How to Revive U.S. Trans-Pacific Partnership Ratification in 2017: Five Recommendations for the Next President

By Esther Sainsbury —

President Barack Obama discusses the Trans-Pacific Partnership during a meeting at the U.S. Department of Agriculture. Source: USDAgov's flickr photostream, used under a creative commons license.

President Barack Obama discusses the Trans-Pacific Partnership during a meeting at the U.S. Department of Agriculture. Source: USDAgov’s flickr photostream, used under a creative commons license.

U.S. president Barack Obama recently said that he was “confident” Congress would pass the Trans-Pacific Partnership (TPP) trade deal in 2016. But with no apparent effective legislative strategy, the conclusion of Obama’s presidency fast approaching, and congressional support for the TPP uncertain, it is time to consider what the next president could do to revive the trade deal in 2017.

There are a number of reasons why Obama is unlikely to be able to ratify the TPP in 2016, even during the lame duck session after the elections. The TPP has become highly politicized in the U.S. presidential election campaign, it lacks widespread support from the American public and lawmakers, and both of the major parties’ presumptive nominees, Hillary Clinton and Donald Trump, oppose the trade deal in its current form.

By 2017, the context and imperatives for ratification are likely to have changed. If negotiations remain on schedule, by January 2017 the Association of Southeast Asian Nations (ASEAN)-led Regional Comprehensive Economic Partnership (RCEP), a competing free trade agreement that excludes the United States but includes China, will have been concluded or be nearly completed. In early 2017 a new president could find him/herself looking in from the outside as the RCEP broadens and deepens Asia-Pacific regional economic engagement, while the U.S.‑led alternative is left to languish.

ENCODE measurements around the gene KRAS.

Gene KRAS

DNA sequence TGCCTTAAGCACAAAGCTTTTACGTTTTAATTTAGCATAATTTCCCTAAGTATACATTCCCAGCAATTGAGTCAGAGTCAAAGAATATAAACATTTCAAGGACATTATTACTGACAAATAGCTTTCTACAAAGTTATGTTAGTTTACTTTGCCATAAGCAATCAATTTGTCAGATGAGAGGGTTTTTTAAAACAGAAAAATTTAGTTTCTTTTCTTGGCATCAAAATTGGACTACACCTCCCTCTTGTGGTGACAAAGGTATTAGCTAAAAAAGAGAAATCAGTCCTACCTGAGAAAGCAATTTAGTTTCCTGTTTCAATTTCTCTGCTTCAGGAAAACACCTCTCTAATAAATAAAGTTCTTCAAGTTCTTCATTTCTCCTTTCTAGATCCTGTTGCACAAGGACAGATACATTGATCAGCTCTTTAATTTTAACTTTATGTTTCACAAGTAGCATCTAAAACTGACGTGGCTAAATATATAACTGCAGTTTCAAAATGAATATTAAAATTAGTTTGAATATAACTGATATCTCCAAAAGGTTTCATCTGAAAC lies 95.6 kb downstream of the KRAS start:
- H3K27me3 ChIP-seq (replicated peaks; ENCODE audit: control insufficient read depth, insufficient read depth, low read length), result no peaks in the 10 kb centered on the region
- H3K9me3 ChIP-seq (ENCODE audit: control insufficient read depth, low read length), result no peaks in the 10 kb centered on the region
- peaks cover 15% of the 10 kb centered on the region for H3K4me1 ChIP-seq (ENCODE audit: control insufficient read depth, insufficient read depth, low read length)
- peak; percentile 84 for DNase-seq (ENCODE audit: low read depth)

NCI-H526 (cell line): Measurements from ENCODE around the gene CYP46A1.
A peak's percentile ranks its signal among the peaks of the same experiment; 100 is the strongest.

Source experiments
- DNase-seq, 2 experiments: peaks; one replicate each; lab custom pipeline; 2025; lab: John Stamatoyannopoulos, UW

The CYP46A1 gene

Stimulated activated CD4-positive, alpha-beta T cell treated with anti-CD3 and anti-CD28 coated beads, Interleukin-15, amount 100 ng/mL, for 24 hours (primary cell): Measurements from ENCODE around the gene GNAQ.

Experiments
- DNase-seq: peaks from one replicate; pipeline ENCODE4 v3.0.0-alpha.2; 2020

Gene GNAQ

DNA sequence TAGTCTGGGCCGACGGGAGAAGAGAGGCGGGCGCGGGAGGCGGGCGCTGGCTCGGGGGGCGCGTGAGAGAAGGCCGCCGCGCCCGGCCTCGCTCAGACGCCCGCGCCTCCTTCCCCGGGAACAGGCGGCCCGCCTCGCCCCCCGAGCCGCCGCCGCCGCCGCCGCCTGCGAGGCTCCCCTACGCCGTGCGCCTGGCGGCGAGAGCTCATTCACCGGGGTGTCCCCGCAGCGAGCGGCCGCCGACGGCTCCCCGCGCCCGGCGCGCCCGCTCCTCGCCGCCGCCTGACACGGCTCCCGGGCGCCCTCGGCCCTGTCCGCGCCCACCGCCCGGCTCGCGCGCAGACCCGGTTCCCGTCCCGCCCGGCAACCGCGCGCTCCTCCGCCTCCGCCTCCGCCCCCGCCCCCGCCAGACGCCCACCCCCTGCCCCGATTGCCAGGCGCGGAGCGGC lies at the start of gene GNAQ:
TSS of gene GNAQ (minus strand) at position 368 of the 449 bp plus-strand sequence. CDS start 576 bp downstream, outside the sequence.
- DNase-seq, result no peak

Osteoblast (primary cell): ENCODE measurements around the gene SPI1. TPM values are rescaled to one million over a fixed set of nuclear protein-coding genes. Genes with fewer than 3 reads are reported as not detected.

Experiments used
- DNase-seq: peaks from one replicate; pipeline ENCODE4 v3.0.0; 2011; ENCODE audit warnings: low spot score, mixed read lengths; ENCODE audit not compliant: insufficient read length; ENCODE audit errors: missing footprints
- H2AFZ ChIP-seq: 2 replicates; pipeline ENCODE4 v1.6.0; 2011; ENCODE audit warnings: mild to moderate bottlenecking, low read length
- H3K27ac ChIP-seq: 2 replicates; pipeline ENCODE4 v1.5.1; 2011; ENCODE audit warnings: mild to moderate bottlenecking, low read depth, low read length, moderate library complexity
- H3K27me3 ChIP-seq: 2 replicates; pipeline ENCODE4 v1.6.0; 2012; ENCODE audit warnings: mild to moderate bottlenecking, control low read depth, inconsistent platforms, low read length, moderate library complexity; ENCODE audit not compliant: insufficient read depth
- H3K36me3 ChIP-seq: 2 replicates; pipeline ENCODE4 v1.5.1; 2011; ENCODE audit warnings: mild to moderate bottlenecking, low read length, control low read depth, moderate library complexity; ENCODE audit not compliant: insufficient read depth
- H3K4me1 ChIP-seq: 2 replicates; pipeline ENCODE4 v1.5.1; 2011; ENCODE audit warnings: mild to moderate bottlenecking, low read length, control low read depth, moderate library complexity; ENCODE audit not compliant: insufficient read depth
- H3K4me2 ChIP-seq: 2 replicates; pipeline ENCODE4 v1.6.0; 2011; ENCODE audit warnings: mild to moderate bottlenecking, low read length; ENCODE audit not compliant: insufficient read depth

Presuming the next president is convinced that ratifying the TPP with its imperfections is a better alternative than no trade agreement, he/she would likely direct the new administration to develop a TPP modification strategy. Credible modification options would primarily need to be “U.S. centric” to avoid TPP renegotiation and go some way to bolster U.S. industry and public support for the trade deal. Here are a few ideas about how the new president could build support for TPP ratification:

1) Deliver a keynote speech in the United States on the U.S.  role in the world, make the case about the importance of trade to U.S. economic growth, and confirm in-principle support for the TPP.

The momentum behind TPP consideration in the United States should be maintained. Rather than shelve the deal, the next president should deliver a speech advising the public of his/her intention to continue to pursue the TPP. This needs to be qualified by a commitment to reassess the impact of the TPP in specific areas of most concern and relevance to the U.S. economy and its people, such as job creation, wages, and national security. The speech should be based on strong support for the TPP in the interests of the U.S. role in a globalized world. This messaging would be of particular importance to the other 11 signatories.

2) Scrap the 2015 Trade Adjustment Assistance (TAA) Act and launch a new and improved strategy for supporting workers that may be negatively affected by international trade agreements.